In response to a Susi's blog posting titled Madness on Monday Genealogy Research Chatter, Ol' Myrt here weighs in on the questions posed:
"How often do you open a web page and find data back to Abraham in American trees? Is this a normal, are they exposed to more records than we are? Is access to some of this knowledge more readily available in Europe and Asia?"Certainly the Chinese lineages go back thousands of years, but scholars in that field will tell you those genealogies are quite male-dominated, meaning females are often eliminated from the family history unless they marry into a powerful family.
Other "ancient" lineages were distilled by the Medieval Families Unit from the old royal houses of Europe genealogies. See Gary T. Hatcher's 2001 posting Medieval British Isles Families at ProGenealogists.com. Gary's title isn't as geographically broad as is the content of his article. Such old genealogies were based on the need to be related to someone who owned land, so as to be entitled to an inheritance. Unfortunately, all sorts of political intrigue, illegitimate births and bribery of ancient church officials have rendered those genealogists suspect.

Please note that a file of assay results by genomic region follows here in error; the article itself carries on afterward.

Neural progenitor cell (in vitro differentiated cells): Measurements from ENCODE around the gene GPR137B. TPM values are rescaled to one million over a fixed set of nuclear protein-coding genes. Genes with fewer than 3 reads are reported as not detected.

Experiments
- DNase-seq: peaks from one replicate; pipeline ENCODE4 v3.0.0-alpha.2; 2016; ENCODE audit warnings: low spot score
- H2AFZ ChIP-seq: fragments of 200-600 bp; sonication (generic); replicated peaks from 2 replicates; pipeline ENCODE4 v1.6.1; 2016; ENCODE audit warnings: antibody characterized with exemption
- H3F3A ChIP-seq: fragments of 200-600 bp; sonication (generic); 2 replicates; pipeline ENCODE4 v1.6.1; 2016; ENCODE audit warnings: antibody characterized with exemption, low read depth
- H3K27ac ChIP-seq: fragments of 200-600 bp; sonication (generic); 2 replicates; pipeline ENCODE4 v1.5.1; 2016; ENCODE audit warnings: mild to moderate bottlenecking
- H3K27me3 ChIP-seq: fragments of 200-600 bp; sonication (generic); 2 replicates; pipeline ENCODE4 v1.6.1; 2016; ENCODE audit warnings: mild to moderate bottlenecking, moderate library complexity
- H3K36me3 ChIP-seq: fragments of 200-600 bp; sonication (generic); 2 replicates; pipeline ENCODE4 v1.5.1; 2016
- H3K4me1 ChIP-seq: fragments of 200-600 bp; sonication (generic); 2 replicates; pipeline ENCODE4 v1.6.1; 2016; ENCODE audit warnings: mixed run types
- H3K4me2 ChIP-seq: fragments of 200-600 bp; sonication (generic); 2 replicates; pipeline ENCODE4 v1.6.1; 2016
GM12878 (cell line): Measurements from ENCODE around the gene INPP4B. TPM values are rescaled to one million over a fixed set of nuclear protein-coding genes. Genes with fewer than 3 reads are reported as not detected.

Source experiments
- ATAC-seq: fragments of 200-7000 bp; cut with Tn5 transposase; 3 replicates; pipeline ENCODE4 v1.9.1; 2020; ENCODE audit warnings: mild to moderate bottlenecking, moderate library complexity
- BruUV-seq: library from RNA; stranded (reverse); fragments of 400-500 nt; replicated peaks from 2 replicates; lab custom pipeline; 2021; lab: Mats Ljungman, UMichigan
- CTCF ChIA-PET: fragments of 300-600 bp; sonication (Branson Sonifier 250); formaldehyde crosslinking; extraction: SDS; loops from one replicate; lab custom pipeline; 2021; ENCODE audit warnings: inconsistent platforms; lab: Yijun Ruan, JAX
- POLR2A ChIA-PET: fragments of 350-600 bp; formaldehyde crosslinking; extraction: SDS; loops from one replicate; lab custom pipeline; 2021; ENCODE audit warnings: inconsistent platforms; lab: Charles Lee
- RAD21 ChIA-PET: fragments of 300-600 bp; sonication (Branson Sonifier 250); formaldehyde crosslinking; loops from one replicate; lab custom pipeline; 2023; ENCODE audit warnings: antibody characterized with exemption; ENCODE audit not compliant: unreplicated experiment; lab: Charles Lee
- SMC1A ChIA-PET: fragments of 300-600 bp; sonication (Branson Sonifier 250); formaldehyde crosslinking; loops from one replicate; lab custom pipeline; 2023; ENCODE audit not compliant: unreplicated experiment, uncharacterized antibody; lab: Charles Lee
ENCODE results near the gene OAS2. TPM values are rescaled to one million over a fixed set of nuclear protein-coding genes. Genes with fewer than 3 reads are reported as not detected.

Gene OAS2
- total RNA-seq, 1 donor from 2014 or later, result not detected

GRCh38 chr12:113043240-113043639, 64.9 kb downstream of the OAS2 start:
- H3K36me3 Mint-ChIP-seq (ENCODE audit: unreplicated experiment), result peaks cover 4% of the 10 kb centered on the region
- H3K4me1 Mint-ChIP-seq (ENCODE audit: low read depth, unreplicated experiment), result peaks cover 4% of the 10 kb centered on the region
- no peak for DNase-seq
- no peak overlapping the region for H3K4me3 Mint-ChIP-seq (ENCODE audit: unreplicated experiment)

Some folks wish to tout big numbers, don't they?
Others reconsider, and start over with only the immediate family lines back to the beginning of church records (say 1500ish in England) to be certain that lineages are based on documents that meet the Genealogical Proof Standard.
Lately, Ol' Myrt here has been rethinking everything, including my maternal grandmother Frances Irene (Goering) Froman McDonnell history. If I know some stories, and don't work this problem out, how will others be able to do it in 100+ years?
Basically, Susi, we do what we can as competent genealogists. As we grow in understanding sound research practices, we must review and rework our lineage assumptions to be sure they will bear up under scrutiny. Provide scanned images of original documents, and as Elizabeth Shown Mills recommends: cite sources. Then hope other researchers will spot your blind side.
NOTE: Graphic above of Karl I. der Große (Charles the great, Charlemagne, Carolus Magnus) with Popes Gelasisus I. and Gregory I. from the sacramentary of Charles the bald (ca. 870) (identified: http://www.unf.edu/classes/medieval/med-10.htm ) from WikiPedia. This is a file from the Wikimedia Commons. Commons is a freely licensed media file repository.
Happy family tree climbing!
Your friend in genealogy.